Home Articles INFLUENCE: Forensics: What could you buy with $3,5 trillion?

INFLUENCE: Forensics: What could you buy with $3,5 trillion?

At the end of 2012, the Association of Fraud Examiners (ACFE) released the findings of a fraud and corruption survey from some 1 400 respondents in 100 countries (appropriately captioned 2012 Report to the Nations) with the basic message being that fraud in the world today has reached seismic proportions.

The foreword to the results of the survey records that the ACFE estimates that the annual loss to fraud and corruption in the world today sits at around $3,5 trillion. They are quick to qualify this by saying that this estimate was based on nothing more than the results of their survey which recorded that enterprises lose an estimated 5 per cent of revenue to fraud per annum and that the estimated Gross World Product in 2011 was $70,28 trillion. It is clear that the ACFE has used poetic license to highlight the magnitude of fraud, but even if it is a fraction of this amount, it is still an amount that should be taken seriously by all companies.

Companies should take heed of some of the most important findings from the survey and take measures to counter fraud and corruption. The more surprising findings are detailed below.


In surveys performed across the world from the advent of fraud surveys (circa early 1990s), each survey has highlighted one common message: your employees steal from you. In line with this now accepted fact, the ACFE drilled down into the position held by the employee.

In the cases canvassed in Africa (most of which were in South Africa), executives only responsible for 12 per cent of the cases, but the average median loss caused in such instances was $750 000. Lower-level employees were responsible for approximately 50 per cent of the cases, but the average median loss was $50 000. Therefore, although lower-level employees are the greatest source of fraud and theft, the most damaging frauds are perpetrated by executives of companies. This trend is also evident in Europe (median loss caused by executives is $825 000, whereas median loss caused by lower-level employees is over $80 000), Latin America and the Caribbean (median loss caused by executives is over $10 million, whereas median loss caused by lower-level employees is $165 000), and Oceana (median loss caused by executives is $2,3 million, whereas median loss caused by lower-level employees is $55 000).

Furthermore, the worldwide average period taken to detect the fraud committed by executives is much longer (24 months) than the average period taken to detect fraud committed by lower-level employees (12 months).

Hence, one of the most important issues to cover in any anti-fraud strategies is the eradication of any senior management overrides of internal controls.


Men are more likely to commit fraud than women. The survey recorded that, worldwide, 65 per cent of the perpetrators were men and 35 per cent were women. This trend is greatly exacerbated in Africa where 81 per cent of frauds were committed by men.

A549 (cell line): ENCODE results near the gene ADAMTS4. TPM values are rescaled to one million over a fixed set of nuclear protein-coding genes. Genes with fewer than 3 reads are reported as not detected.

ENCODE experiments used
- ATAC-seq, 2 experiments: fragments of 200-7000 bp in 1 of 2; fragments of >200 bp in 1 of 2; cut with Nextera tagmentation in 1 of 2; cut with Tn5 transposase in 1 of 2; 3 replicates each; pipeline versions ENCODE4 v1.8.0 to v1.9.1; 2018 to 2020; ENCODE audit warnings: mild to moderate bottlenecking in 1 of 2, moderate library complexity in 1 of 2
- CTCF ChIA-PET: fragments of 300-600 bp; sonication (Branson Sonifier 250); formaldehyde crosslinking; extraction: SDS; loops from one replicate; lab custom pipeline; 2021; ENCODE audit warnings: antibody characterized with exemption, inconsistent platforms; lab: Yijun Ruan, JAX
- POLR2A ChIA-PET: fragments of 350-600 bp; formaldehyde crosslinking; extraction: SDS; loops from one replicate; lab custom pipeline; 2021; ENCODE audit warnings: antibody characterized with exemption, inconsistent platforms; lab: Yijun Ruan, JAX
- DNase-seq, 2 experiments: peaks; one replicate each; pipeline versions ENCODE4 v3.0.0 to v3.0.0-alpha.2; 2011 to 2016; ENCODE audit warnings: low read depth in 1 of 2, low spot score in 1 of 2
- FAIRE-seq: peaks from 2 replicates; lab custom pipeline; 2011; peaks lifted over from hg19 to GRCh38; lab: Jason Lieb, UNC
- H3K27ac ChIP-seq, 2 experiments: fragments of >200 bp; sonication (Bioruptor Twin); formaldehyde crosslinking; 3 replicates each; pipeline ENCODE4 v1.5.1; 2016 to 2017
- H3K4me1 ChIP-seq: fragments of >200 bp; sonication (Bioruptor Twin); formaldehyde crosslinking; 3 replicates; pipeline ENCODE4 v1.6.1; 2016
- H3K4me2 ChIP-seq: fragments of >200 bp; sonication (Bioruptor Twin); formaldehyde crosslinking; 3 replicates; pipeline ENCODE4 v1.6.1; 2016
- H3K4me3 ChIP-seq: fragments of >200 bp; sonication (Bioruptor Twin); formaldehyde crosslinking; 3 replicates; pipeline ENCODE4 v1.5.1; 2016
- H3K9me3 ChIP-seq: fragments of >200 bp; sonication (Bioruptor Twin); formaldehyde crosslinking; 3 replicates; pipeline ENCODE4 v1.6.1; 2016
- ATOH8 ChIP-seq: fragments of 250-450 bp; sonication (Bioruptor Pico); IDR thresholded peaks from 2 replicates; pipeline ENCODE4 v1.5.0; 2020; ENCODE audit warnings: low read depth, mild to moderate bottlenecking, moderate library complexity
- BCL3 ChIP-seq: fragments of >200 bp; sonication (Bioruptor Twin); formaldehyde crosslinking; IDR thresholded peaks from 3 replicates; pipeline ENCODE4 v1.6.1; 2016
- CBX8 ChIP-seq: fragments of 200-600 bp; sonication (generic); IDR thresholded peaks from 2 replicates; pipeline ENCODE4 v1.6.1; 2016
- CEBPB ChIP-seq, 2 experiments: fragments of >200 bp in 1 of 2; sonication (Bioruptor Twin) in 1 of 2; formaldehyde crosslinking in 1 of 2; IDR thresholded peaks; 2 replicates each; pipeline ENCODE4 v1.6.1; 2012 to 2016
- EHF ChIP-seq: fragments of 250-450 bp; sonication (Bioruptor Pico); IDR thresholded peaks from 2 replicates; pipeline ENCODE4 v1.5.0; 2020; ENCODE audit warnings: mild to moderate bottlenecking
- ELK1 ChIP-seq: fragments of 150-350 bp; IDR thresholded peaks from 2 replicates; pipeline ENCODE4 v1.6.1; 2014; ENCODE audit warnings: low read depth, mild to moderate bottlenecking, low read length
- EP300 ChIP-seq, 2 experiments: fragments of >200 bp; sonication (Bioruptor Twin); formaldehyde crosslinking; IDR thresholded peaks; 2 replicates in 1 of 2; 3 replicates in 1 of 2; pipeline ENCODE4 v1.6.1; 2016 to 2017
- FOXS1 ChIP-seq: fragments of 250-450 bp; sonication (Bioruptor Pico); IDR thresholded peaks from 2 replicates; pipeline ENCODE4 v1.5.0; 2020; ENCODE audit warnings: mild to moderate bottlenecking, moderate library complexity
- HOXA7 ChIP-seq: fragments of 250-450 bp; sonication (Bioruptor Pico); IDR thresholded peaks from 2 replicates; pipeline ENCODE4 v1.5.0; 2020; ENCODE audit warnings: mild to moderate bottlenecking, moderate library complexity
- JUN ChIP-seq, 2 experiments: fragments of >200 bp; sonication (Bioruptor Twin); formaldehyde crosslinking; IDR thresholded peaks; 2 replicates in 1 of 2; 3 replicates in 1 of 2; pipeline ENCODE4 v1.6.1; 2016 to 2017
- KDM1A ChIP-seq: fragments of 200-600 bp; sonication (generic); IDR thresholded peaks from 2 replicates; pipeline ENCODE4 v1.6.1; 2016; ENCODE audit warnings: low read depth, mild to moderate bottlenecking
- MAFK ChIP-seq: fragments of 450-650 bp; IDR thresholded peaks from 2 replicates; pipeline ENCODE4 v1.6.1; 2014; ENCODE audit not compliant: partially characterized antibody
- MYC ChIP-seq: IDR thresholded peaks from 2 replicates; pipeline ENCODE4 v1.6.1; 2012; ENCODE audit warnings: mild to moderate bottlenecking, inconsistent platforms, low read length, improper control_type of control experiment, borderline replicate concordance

The perpetrators most likely to steal from their companies were between 36 to 45 years old and were most likely to have been in the employ of their companies for a period of one to eight years. In the majority of cases, the fraudster had a university degree and the perpetrators of fraud which had the greatest median losses had postgraduate university degrees. The fraudster was also most likely to be operating in the Accounts Department …


The smallest organisations canvassed by the ACFE in the survey (companies of 100 employees or fewer) suffered the largest median losses and had the highest rate of instances of fraud. The reason is that smaller organisations do not have the financial resources available to implement anti-fraud controls similar to those controls implemented in larger organisations, and very rarely have a department or person dedicated to investigating fraud. With less attention to fraud risk management, smaller organisations are far more vulnerable to fraud.

Companies operating in the Banking and Financial Services Sector are the most vulnerable to fraud with 17 per cent of all frauds occurring in this sector, with the Public Sector and Manufacturing Sector finishing a close second and third respectively. Although the Banking and Financial Services Sectors had the highest instances of fraud, the largest median losses occurred in the Mining Sector.


The 2012 Report to the Nations also highlighted the effectiveness of internal controls. Perhaps the starkest finding is that external audit is not an effective fraud control mechanism (an external audit only identified 3 per cent of the frauds). Hence, reliance on external auditors to identify fraud will be misplaced. Far more robust techniques are required to combat fraud, such as the implementation of a fraud hotline (44 per cent of all frauds were identified via a tip-off of some form). In Africa, 52 per cent of frauds were identified via tip-offs. Organisations with some form of fraud hotline in place saw a much higher likelihood that fraud would be detected by a tip-off (51 per cent) than organisations without a hotline (35 per cent).

Management review and internal audit played a major role in detecting fraud. They both detected 14 per cent of the frauds covered in the survey.


The 2012 report highlighted the magnitude of fraud and corruption in the world today and also provided some valuable insights. Perhaps the most thought-provoking finding was that the fraudsters wreaking most damage in companies are executives with postgraduate degrees. They don’t call it white-collar fraud for nothing …  ❐

Author: Bruce Thornton, Associate Director, RA Forensic